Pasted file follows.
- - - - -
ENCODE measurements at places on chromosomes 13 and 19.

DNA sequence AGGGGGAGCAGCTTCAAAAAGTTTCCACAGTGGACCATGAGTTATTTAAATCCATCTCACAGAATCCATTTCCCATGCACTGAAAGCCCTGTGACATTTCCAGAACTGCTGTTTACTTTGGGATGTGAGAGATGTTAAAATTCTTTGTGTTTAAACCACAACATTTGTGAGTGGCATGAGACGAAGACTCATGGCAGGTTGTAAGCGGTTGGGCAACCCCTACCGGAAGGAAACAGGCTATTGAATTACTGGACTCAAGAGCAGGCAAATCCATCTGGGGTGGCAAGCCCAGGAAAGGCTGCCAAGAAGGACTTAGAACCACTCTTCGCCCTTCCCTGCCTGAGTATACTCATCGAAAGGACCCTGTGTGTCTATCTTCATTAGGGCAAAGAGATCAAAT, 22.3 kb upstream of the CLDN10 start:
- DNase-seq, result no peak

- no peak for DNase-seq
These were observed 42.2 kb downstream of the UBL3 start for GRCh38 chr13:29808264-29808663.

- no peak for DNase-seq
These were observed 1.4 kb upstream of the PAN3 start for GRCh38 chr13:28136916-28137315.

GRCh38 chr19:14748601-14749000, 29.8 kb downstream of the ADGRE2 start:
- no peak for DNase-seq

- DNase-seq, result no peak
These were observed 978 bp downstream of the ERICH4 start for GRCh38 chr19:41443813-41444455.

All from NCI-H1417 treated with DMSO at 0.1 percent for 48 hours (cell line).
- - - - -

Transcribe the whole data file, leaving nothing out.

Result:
ENCODE measurements at places on chromosomes 13 and 19.

DNA sequence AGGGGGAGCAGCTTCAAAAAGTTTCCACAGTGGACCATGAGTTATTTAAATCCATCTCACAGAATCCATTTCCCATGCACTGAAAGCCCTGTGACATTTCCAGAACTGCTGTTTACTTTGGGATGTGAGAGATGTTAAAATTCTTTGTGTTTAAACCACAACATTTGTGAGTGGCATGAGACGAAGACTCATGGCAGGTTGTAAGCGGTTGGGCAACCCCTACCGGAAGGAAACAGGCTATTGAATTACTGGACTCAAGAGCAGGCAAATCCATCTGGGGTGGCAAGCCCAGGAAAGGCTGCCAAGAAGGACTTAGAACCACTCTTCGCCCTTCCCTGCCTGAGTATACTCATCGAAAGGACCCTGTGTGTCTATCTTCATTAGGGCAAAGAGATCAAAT, 22.3 kb upstream of the CLDN10 start:
- DNase-seq, result no peak

- no peak for DNase-seq
These were observed 42.2 kb downstream of the UBL3 start for GRCh38 chr13:29808264-29808663.

- no peak for DNase-seq
These were observed 1.4 kb upstream of the PAN3 start for GRCh38 chr13:28136916-28137315.

GRCh38 chr19:14748601-14749000, 29.8 kb downstream of the ADGRE2 start:
- no peak for DNase-seq

- DNase-seq, result no peak
These were observed 978 bp downstream of the ERICH4 start for GRCh38 chr19:41443813-41444455.

All from NCI-H1417 treated with DMSO at 0.1 percent for 48 hours (cell line).